All images courtesy Penelope Seidler and State Library of New South Wales.
Harry Seidler had been in Australia nine years, Dick Dusseldorp, six. Each had metabolised the bleak lessons of European history into an impatience for a future that Australia had yet to imagine.
No doubt each man would have been successful regardless: each had energy, charm, smarts, boundless self-belief and a natural feel for the levers of power. In a city where the development ‘game’ was still largely humdrum, primitive and suburban, this made them towering sophisticates.
Seidler had already produced a string of uncompromising Sydney houses that were turning heads and forming round-the-block queues, as well as an eight-storey city office block for Horwitz publishing house.
Dusseldorp, for his part, had worked on the Snowy River Scheme for Bredero and, with his new company Lend Lease, had part-built the 20-storey Caltex House on Kent Street. Exploiting a loophole in the 12-storey Height of Buildings Act that had blanketed Sydney for 45 years, it was the nation’s tallest building to date.
Yet, had the meeting not occurred, Seidler might have remained largely a society house designer and Dusseldorp another clever developer. Together, they catapulted Sydney into the modern century.
The entrance lobby at Australia Square.
In the mid-1950s Harry’s brother Marcell, frustrated with working in the family firm, purchased a piece of land in pretty, slightly shabby Elizabeth Bay. Harry produced a scheme, a block of two-storey townhouses and Marcell took it to Dusseldorp, who rejected it outright.
“Monks’ cells,” he called them; too narrow, too austere, too split-level and too glassy for a mainly middle-aged market. He advised the brothers to get some real estate advice.
They did and the redesign allowed Seidler to demonstrate his belief in high-density apartment dwelling as the answer for modern cities. Ithaca Gardens was the result, the 11-storey slab of 40 harbour-facing apartments that would win for Seidler the Australian Journal for Architecture and the Arts ‘Best Building’ award 1959–60.
Already, by the mid-1950s, Seidler was developing the punchy professional style that would distinguish his entire career, engaging eloquently and relentlessly in the struggle against ‘slums’, backwardness and council stupidity.
North Sydney Municipal Council’s 1957 proposal to rezone McMahons Point as “waterfront industrial” is one such example. Seidler took the opportunity afforded by the residents’ Progress Association opposition to design an “integrated suburb”. Covering the entire peninsula, it comprised eight towers, a dozen or more eight-storey slab blocks and as many long, low-rise waterfronts blocks, all from prefabricated components.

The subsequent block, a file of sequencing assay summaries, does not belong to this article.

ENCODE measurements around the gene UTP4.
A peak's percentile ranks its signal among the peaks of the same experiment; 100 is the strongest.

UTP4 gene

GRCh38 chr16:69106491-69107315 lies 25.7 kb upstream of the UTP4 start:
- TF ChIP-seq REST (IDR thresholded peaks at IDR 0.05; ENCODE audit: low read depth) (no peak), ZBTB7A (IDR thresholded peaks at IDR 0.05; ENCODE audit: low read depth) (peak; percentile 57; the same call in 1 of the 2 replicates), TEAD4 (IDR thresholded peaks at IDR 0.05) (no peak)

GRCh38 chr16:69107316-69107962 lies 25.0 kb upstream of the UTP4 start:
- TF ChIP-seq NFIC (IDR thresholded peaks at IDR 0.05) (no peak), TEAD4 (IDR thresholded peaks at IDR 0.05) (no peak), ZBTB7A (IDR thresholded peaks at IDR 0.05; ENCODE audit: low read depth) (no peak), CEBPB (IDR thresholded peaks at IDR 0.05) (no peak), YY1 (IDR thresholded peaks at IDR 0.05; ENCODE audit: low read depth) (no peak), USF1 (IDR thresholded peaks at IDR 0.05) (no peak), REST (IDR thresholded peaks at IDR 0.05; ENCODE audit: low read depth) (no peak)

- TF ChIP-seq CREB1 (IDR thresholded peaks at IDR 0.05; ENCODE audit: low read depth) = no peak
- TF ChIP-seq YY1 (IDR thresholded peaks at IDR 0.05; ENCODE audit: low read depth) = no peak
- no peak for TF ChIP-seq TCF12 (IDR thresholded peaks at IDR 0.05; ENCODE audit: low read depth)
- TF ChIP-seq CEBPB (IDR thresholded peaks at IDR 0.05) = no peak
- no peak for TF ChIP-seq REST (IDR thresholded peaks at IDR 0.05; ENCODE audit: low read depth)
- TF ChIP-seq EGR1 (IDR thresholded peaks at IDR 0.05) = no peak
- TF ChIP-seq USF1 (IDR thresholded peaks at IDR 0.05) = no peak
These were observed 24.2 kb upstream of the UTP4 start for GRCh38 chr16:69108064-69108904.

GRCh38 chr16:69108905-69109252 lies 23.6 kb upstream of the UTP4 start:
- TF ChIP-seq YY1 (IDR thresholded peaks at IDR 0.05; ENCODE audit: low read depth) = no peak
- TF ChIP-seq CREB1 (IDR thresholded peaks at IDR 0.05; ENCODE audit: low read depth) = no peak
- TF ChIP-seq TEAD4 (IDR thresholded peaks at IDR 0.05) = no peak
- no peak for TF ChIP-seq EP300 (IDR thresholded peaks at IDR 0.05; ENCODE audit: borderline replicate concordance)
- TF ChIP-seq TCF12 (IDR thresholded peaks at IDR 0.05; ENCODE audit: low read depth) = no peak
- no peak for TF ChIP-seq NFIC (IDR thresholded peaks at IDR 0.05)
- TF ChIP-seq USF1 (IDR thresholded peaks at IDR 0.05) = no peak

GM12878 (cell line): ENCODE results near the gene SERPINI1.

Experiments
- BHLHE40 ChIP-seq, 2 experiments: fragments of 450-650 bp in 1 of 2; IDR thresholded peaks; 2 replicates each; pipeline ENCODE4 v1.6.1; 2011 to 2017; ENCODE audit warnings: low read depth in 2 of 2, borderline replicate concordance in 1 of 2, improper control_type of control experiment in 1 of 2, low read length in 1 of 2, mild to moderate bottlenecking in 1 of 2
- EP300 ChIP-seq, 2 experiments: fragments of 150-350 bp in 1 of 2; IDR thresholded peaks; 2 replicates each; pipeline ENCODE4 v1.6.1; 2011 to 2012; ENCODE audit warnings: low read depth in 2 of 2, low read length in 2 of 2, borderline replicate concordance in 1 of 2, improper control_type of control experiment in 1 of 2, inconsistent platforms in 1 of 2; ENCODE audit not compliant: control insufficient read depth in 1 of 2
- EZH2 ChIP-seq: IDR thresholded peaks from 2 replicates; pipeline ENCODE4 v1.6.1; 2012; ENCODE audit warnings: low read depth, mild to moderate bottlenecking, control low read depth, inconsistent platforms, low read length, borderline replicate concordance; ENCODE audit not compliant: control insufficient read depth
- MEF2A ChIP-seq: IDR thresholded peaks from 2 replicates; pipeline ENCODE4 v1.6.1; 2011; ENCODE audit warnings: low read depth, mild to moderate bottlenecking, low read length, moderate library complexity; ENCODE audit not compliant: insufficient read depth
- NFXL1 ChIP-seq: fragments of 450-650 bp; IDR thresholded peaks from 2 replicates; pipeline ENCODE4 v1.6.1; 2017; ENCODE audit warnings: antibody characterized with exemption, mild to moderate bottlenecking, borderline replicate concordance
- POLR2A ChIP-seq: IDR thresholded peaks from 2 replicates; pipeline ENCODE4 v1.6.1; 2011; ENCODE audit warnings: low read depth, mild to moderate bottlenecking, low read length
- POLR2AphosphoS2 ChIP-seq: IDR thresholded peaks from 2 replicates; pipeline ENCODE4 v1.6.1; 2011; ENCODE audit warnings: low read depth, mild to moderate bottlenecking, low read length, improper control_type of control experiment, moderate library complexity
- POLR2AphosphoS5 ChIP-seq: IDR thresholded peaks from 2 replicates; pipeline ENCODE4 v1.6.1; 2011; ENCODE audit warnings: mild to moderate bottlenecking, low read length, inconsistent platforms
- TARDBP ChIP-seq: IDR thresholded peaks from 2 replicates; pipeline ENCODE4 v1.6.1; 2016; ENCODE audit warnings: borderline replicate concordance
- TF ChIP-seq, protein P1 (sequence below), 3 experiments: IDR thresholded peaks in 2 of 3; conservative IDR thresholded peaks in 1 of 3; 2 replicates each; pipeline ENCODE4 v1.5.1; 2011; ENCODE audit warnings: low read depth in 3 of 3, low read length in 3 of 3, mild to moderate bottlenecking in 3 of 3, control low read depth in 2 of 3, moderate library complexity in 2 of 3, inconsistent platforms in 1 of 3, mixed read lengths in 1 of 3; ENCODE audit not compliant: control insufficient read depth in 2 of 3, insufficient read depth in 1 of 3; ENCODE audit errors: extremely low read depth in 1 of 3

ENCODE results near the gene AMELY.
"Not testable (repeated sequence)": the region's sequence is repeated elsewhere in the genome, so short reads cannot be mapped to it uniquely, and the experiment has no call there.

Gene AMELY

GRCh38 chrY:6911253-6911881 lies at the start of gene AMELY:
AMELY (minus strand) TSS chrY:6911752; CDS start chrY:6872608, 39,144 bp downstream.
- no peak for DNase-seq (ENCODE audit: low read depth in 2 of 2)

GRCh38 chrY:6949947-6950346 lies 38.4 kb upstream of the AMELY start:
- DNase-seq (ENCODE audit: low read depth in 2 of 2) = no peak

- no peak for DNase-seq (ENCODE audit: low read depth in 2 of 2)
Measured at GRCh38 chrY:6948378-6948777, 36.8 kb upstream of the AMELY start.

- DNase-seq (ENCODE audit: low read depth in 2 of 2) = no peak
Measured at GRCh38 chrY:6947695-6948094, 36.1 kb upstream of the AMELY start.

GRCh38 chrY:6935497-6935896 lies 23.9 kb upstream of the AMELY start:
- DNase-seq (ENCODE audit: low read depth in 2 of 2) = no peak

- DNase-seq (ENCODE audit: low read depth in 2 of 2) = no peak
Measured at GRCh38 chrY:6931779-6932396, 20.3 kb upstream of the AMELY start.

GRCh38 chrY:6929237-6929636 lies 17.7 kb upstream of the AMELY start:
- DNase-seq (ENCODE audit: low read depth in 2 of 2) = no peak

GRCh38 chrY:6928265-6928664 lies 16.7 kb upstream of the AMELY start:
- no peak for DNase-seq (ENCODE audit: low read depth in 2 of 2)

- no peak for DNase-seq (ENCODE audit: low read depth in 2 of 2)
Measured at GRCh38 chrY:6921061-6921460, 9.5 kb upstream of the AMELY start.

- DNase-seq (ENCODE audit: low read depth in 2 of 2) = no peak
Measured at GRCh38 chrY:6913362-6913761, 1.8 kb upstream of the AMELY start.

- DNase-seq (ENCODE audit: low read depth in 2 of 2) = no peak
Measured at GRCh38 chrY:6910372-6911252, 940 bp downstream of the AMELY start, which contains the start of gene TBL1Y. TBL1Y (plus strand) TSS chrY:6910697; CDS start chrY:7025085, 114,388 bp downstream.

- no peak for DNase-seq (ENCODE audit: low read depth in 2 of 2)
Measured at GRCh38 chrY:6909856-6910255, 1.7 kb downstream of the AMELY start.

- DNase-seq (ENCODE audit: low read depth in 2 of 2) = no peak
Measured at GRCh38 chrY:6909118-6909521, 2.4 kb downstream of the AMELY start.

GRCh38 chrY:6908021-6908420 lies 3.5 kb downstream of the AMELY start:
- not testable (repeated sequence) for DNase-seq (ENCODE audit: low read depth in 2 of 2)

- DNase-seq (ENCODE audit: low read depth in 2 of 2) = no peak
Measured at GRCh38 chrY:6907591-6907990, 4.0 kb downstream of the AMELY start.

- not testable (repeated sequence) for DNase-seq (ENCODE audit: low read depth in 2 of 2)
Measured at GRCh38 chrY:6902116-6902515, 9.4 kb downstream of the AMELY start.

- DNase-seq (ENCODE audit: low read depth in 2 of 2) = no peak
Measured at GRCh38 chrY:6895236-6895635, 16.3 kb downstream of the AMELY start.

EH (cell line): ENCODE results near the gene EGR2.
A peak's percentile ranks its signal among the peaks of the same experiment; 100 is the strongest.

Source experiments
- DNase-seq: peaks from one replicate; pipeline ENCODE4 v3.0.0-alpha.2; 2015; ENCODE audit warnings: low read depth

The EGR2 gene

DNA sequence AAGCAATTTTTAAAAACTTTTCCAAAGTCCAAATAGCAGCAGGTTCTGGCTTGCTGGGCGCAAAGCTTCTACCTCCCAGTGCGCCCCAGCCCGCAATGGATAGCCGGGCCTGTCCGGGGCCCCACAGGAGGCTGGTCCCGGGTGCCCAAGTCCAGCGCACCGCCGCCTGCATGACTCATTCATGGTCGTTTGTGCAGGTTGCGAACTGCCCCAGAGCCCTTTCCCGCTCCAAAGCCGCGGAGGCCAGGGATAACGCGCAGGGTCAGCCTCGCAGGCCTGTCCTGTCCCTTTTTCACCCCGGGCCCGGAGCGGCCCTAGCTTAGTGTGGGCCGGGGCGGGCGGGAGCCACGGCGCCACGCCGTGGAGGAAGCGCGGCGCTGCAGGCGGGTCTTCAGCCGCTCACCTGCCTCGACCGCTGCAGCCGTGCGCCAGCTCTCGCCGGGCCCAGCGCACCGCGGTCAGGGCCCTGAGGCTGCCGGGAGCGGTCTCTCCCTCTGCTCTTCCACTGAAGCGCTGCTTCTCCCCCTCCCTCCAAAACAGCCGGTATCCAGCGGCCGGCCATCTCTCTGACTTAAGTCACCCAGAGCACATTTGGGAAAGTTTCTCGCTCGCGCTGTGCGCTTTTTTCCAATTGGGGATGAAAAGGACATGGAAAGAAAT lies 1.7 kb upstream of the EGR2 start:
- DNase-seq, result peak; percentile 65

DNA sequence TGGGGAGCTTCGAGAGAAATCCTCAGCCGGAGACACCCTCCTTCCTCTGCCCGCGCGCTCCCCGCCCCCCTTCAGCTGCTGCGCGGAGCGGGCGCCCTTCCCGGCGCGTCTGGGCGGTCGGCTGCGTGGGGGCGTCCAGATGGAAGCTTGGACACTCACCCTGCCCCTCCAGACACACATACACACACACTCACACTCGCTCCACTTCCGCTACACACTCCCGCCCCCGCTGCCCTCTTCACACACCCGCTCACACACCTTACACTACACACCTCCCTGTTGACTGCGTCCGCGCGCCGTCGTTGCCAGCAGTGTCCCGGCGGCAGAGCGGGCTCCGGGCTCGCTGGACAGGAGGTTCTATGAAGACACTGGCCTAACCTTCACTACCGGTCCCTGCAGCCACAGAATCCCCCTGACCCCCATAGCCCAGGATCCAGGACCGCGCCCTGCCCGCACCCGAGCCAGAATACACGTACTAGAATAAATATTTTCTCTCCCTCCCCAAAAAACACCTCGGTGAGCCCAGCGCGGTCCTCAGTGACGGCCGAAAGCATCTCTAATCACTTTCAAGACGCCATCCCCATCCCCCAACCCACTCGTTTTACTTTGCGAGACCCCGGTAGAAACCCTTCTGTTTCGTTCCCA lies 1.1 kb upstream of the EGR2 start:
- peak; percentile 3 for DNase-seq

“This is how Sydney will look in 2007 AD,” announced the Sun Herald, “clean and atomic powered… a well-organised city of fast expressways, swift transport and beautiful buildings.”
Only one of these “beautiful buildings” was ever built. It was the second Seidler-Dusseldorp collaboration, the 25-storey Blues Point Tower (1962) that became, for the next decade, Australia’s tallest and most controversial residential building.
Wholly unabashed, Seidler and Dusseldorp produced a similar scheme for the Rocks (1961) and well into the 1990s Seidler still regarded most of Sydney’s designated heritage as ‘slums’, ripe for demolition.
But it was Australia Square that – with the assistance of a third like-minded visionary, Max Dupain – cemented the relationship and tipped Sydney into full-blown modernism.
It is typical of Dusseldorp that from the late 1950s, before embarking on the Blues Point project, he campaigned actively to reform the law on apartment ownership, eventually producing the NSW Conveyancing (Strata Titles) Act 1961 that enabled Australians to own individual “home units” for the first time.
Equally, it is typical of Seidler that, from the early 1950s, he lobbied actively for the legal amendments to make high-rise possible. Seidler campaigned on at least three fronts. He was a vocal member of the RAIA’s Acts and Regulations Committee that from 1954 pressured the chief secretary. He lobbied the Height of Buildings Advisory Committee, or HOBAC, to abolish the statutory height limit and the city council to establish in its place a floor space index based on daylight indicators; all letters beautifully set out on his Bauhaus-face typewriter.
Both men couched their arguments as public benefit; Dusseldorp insisting that strata ownership would make inner-city living more affordable for the ‘average guy’ and Seidler arguing that a floor space index was necessary to ‘prevent the present traffic congestion in the city from becoming intolerable’.
Even when in 1957 the height limit was abolished and a de facto FSI introduced, Seidler continued to argue the public benefit of tower plaza planning, “opening up the ground plane” as opposed to “buildings packed like sardines along street frontages” for the next 50 years.